A Chaldean god whose worship was introduced into Assyria by Pul ( Isaiah 46:1 ; Jeremiah 48:1 ). To this idol was dedicated the great temple whose ruins are still seen at Birs Nimrud. A statue of Nebo found at Calah, where it was set up by Pul, king of Assyria, is now in the British Museum.
A mountain in the land of Moab from which Moses looked for the first and the last time on the Promised Land ( Deuteronomy 32:49 ; 34:1 ). It has been identified with Jebel Nebah, on the eastern shore of the Dead Sea, near its northern end, and about 5 miles south-west of Heshbon. It was the summit of the ridge of Pisgah (q.v.), which was a part of the range of the "mountains of Abarim." It is about 2,643 feet in height, but from its position it commands a view of Western Palestine. Close below it are the plains of Moab, where Balaam, and afterwards Moses, saw the tents of Israel spread along.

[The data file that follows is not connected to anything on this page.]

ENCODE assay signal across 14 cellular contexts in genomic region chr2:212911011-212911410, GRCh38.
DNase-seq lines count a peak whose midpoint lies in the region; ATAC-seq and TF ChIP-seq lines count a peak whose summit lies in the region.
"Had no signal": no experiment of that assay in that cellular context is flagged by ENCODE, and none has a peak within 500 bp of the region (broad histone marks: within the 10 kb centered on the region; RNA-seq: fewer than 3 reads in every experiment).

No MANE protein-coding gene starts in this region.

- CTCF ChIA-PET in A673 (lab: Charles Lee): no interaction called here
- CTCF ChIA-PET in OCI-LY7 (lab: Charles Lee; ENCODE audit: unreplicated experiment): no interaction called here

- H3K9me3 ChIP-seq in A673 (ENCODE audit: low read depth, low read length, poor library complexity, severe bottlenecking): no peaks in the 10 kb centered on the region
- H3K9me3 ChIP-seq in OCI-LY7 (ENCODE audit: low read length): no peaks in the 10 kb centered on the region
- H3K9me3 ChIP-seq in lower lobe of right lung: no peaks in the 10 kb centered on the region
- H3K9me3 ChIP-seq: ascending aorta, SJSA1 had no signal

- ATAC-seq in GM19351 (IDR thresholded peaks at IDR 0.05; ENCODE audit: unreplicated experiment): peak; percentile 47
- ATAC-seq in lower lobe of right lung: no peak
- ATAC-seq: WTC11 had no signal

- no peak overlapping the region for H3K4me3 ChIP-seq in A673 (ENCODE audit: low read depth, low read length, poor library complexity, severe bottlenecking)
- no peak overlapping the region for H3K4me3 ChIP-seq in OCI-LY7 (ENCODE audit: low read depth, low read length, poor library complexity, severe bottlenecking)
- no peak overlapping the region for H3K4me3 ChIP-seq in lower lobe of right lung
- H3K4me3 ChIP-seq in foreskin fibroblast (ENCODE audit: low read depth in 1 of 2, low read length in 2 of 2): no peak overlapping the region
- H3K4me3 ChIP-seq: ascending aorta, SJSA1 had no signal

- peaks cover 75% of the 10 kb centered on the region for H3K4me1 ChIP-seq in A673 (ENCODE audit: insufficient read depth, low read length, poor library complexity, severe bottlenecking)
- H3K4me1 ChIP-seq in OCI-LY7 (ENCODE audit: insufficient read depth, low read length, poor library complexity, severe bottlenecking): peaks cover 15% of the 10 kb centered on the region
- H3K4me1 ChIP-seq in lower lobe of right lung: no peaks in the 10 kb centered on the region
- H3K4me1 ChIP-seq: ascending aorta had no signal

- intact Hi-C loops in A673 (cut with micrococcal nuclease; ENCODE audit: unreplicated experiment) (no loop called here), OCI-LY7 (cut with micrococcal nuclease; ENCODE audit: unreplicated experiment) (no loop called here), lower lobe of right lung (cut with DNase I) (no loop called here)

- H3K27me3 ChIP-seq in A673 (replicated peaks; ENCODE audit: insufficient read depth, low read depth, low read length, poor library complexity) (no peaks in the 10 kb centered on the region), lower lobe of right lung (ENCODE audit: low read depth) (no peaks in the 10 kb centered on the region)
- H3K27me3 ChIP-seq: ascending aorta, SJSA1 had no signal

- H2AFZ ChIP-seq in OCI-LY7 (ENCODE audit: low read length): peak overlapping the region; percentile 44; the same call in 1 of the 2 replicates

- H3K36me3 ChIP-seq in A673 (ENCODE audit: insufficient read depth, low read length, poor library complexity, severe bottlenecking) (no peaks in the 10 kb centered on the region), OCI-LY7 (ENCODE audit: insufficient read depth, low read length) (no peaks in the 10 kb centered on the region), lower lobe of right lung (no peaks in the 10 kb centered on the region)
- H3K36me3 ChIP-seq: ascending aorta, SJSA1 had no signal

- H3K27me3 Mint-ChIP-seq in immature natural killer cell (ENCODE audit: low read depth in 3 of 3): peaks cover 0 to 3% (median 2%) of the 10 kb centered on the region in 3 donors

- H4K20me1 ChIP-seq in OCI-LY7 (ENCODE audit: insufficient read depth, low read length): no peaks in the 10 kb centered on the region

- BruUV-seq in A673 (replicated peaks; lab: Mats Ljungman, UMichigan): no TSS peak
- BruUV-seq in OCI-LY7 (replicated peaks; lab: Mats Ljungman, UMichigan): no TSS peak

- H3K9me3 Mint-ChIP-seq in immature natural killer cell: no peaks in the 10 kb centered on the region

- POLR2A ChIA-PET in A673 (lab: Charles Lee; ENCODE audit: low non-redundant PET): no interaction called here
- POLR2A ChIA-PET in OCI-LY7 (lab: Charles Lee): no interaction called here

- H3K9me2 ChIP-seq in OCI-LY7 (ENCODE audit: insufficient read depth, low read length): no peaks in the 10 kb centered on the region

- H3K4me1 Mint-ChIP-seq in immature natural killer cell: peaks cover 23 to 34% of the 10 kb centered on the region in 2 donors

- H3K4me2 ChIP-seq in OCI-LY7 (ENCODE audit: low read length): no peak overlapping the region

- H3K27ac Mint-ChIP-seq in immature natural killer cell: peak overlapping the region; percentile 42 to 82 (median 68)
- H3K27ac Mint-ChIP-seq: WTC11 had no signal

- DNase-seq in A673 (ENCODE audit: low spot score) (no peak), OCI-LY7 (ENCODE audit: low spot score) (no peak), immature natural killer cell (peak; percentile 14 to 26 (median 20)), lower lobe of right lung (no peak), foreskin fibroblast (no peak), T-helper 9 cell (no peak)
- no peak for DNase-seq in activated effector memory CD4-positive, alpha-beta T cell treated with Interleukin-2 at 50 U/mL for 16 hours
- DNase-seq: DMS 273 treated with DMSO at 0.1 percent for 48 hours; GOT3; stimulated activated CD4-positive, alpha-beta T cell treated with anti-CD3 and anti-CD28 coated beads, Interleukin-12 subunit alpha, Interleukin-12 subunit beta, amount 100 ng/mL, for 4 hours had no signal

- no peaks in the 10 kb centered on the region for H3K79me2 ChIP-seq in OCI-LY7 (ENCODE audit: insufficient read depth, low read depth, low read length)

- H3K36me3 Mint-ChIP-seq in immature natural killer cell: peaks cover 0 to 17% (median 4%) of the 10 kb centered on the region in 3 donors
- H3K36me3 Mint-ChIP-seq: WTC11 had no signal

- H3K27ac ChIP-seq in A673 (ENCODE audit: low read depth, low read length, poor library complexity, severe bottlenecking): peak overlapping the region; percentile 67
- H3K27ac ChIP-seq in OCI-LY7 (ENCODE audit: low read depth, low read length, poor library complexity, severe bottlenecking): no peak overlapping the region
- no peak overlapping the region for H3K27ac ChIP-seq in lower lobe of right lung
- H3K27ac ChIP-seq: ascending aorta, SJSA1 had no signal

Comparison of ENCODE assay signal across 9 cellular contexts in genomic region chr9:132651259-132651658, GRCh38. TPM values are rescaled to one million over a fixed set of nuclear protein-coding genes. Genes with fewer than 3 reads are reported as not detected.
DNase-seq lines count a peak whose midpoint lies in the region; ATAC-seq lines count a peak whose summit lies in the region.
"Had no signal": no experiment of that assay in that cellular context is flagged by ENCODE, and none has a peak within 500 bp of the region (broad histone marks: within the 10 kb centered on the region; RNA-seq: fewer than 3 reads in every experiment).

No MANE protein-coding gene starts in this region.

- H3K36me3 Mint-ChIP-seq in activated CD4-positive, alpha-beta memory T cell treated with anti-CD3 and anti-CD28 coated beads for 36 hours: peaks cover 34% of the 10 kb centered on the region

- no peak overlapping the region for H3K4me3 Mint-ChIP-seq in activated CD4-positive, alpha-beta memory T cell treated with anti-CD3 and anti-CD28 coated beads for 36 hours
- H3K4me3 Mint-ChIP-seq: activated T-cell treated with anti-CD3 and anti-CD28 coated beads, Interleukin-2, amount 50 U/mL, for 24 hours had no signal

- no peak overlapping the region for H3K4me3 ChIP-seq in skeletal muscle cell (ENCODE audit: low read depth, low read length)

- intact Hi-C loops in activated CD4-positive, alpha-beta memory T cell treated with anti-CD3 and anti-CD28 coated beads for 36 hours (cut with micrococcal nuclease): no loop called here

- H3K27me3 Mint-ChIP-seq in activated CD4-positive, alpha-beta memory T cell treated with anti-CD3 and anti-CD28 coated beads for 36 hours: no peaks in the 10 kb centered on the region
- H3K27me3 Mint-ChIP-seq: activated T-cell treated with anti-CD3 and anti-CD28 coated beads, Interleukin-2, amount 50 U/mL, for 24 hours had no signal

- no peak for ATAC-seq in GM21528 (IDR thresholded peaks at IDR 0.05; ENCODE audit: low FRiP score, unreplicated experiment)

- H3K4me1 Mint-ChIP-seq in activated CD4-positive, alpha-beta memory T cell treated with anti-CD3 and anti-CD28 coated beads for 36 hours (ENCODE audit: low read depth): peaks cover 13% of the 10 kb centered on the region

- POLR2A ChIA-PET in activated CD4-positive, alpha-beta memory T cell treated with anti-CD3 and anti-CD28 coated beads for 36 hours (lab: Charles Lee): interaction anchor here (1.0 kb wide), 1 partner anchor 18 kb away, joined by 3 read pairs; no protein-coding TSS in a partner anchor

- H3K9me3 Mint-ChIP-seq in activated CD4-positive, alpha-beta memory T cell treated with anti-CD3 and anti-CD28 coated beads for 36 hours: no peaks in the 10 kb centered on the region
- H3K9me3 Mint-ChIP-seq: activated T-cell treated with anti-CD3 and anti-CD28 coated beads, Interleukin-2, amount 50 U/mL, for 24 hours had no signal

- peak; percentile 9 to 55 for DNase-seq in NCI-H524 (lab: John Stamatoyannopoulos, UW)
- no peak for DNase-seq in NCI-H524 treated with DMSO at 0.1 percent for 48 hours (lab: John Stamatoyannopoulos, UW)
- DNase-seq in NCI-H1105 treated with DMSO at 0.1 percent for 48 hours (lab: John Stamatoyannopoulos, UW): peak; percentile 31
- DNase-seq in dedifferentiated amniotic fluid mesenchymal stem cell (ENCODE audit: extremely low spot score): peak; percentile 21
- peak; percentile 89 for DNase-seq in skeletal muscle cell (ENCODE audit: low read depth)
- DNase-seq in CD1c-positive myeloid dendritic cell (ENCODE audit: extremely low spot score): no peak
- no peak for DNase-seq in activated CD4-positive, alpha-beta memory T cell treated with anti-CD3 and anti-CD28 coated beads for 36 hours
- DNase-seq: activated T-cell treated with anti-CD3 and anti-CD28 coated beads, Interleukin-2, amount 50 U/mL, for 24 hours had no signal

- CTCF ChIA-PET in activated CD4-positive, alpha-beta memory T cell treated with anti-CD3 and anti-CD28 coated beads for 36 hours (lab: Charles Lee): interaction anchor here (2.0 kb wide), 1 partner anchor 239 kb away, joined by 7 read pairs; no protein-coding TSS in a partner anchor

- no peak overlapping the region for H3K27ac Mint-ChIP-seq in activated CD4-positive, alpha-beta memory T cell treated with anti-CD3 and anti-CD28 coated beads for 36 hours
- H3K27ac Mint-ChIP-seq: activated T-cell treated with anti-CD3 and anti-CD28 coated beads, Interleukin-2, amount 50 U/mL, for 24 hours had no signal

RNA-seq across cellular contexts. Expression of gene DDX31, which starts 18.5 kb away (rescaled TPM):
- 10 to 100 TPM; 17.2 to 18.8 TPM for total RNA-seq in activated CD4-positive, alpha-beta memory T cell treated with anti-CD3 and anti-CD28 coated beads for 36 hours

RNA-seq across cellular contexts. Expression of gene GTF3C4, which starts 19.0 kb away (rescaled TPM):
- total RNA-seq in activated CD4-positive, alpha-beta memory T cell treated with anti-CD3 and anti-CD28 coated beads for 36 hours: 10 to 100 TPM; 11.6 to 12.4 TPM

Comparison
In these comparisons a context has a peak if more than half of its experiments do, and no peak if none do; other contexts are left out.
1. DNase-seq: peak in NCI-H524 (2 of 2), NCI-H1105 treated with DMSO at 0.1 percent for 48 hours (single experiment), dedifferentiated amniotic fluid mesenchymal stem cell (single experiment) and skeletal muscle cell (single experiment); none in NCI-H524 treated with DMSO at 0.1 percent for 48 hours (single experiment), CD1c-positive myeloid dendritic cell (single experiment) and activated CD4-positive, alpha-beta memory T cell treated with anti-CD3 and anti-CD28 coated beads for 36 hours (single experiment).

The "children of Nebo" ( Ezra 2:29 ; Nehemiah 7:33 ) were of those who returned from Babylon. It was a town in Benjamin, probably the modern Beit Nubah, about 7 miles north-west of Hebron.
These dictionary topics are from M.G. Easton M.A., D.D., Illustrated Bible Dictionary, Third Edition, published by Thomas Nelson, 1897. Public Domain, copy freely.
[N] indicates this entry was also found in Nave's Topical Bible [H] indicates this entry was also found in Hitchcock's Bible Names [S] indicates this entry was also found in Smith's Bible Dictionary Bibliography InformationEaston, Matthew George. "Entry for Nebo". "Easton's Bible Dictionary". .